Next up is star rating. What strikes me right off the bat is the low amount of one- and two-star books; when you do the math, my average star rating is 3.7. I don’t think this is because of inflation on my part, but really just picking good books. Yes, I read with a very critical eye, but honestly, most of what I read this year was decent to excellent. (Though those occasionally terrible reads really stick in your head, let me tell ya.) For this category, I don’t see much point in wanting there to be a spread; here’s hoping the whole chart is five star books next year.
That’s the end of the charts. Looking at my reading as a whole, a couple things that jump out at me is the amount of short stories I read this year (only two anthologies, but that’s up from zero last year) and all the vampire books–four, more than 10% of my official book count. I do think both of these trends will continue next year, since 1) I think there’s a lot of value in reading short stories in terms of quick craft study, and 2) I have to finish the Twilight series and Charlaine Harris is a fucking amazing author.
Now on to the awards section of the show.
Favorite New Author: Maureen Johnson
Reading Truly Devious this year was like slipping into a warm bubble bath. Maureen’s writing has just the right amount of quirky and details and boarding schools. How much more effusive do I need to get? I read three books by Johnson in short order, and look forward to making my way through her entire back catalog in the years to come.
And The Vanishing Stair is coming out in twenty-two days. Be still my heart.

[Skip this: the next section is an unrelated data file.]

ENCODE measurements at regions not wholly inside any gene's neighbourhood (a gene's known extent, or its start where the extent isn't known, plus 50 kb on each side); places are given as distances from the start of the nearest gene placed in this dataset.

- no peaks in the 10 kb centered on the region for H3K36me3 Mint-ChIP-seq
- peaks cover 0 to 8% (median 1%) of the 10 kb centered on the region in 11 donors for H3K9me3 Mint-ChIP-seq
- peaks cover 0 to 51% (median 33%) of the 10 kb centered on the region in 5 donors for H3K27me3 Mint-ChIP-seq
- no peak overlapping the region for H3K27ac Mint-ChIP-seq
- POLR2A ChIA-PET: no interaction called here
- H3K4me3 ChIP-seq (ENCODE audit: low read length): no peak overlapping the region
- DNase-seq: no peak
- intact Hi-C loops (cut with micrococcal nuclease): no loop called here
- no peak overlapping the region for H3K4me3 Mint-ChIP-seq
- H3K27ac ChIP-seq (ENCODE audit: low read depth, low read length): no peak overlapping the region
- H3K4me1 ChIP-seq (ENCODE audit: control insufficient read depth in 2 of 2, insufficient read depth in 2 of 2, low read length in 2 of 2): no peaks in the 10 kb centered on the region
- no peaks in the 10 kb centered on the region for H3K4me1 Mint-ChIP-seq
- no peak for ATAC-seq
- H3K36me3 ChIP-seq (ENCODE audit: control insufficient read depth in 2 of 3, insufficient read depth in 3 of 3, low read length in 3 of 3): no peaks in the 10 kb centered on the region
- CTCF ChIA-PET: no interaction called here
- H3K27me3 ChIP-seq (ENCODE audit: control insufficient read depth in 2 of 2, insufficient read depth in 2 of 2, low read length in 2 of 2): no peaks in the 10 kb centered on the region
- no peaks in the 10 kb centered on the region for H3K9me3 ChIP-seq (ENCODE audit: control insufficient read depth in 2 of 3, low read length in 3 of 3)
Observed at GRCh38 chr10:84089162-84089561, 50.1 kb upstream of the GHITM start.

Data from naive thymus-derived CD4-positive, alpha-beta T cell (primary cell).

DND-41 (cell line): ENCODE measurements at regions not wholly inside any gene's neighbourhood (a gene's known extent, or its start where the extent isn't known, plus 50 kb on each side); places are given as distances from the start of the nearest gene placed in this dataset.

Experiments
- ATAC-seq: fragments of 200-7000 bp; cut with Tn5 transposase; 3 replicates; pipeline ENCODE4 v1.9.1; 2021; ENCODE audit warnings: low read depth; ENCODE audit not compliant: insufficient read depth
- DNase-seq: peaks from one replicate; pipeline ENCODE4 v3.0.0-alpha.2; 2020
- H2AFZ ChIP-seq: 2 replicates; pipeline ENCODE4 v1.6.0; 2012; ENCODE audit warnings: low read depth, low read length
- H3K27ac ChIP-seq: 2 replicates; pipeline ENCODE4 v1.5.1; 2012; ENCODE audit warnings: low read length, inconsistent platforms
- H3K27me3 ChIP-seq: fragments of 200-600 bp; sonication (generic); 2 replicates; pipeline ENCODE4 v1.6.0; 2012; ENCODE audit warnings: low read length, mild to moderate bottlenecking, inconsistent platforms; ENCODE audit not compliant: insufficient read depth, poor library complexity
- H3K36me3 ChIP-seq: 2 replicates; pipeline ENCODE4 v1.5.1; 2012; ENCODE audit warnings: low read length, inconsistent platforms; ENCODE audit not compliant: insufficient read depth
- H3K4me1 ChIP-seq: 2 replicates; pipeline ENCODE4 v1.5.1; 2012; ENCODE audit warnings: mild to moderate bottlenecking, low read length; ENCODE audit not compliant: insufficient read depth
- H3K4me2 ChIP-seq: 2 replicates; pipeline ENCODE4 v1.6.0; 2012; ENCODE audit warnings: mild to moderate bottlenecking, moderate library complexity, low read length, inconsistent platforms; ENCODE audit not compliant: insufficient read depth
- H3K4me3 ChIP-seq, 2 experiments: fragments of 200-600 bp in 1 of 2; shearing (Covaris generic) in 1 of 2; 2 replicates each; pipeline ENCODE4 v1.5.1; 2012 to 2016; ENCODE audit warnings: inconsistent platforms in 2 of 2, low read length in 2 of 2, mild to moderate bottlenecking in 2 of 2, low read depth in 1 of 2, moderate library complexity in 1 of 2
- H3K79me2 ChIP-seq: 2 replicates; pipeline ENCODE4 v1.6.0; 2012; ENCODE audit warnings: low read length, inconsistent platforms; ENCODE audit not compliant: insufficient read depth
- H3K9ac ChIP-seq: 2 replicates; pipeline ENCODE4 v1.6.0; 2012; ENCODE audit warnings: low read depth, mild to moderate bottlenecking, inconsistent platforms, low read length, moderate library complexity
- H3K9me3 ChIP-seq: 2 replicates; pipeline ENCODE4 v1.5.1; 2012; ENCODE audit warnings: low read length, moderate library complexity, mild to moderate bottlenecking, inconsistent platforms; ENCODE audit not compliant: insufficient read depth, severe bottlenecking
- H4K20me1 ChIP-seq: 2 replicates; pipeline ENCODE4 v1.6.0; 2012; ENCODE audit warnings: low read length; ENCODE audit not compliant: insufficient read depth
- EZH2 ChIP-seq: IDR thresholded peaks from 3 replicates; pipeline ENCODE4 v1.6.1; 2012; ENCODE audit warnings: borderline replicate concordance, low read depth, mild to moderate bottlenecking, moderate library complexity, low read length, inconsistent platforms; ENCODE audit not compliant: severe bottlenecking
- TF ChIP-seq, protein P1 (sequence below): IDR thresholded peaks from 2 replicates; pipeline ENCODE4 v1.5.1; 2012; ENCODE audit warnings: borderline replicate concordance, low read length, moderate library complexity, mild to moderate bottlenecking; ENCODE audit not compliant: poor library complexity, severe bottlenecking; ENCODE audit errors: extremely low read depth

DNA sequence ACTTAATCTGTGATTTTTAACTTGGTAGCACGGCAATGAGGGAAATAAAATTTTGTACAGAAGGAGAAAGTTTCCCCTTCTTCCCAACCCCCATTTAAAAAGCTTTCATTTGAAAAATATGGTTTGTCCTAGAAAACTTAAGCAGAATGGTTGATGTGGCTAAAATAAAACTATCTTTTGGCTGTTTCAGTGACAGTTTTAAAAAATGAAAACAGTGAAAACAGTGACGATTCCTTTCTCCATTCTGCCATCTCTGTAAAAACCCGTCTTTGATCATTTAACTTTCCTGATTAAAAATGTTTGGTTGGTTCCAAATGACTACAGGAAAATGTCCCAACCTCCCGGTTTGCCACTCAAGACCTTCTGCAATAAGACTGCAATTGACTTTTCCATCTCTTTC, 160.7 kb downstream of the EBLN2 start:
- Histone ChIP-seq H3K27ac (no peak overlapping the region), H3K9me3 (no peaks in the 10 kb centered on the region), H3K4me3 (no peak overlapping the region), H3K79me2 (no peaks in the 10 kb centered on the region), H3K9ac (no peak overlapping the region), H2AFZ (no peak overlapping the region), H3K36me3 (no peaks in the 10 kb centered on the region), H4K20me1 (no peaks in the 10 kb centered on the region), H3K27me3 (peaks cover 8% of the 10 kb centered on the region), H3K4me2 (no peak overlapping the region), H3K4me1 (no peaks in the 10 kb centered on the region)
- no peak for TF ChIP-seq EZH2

Favorite Re-Read: Something Wicked This Way Comes by Ray Bradbury
Like I said above, this book should be required reading for everybody. What the hell is this book, anyway? Surreal, horror-tinged literary fiction that’s equal fun for all ages. Whatever it is, it’s good reads, and you should pick it up come October.
Biggest Surprise: Tower of Dawn by Sarah J. Maas
I really thought I might hate this book. A whole book about Chaol? Seriously, SJM?
But this book was a thoroughly enjoyable read that came across as something Maas had had marinating in the back of her mind for quite a while. The editing was tighter than books past (even though it weighed in at a whopping 672 pages, my longest book of the year). It’s not my favorite in the series, and it’s not a five-star book, but give it a chance. I think it will surprise you.
Biggest Disappointment: There’s Someone Inside Your House by Stephanie Perkins
I’ve already done my griping about this book, so I’m going to move on quickly. Just let it be known that I don’t recommend this book to anybody, for any reason.
Oh, can I have a runner-up to this category? I’d like to nominate the movie adaptation of Interview with the Vampire. (I can do that since I make the rules around here.) That book was pure gold, but the film was absolute trash. I was so. goddamn. disappointed. Sorry, Tom Cruise, but you’re an awful vampire.
Top Three of 2018
3. One of Us Is Lying by Karen M. McManus
I already waxed rhapsodic about this book in My Top Ten TBR Picks for 2019. I loved it. It was awesome. Two Can Keep a Secret comes out in LITTLE MORE THAN A WEEK.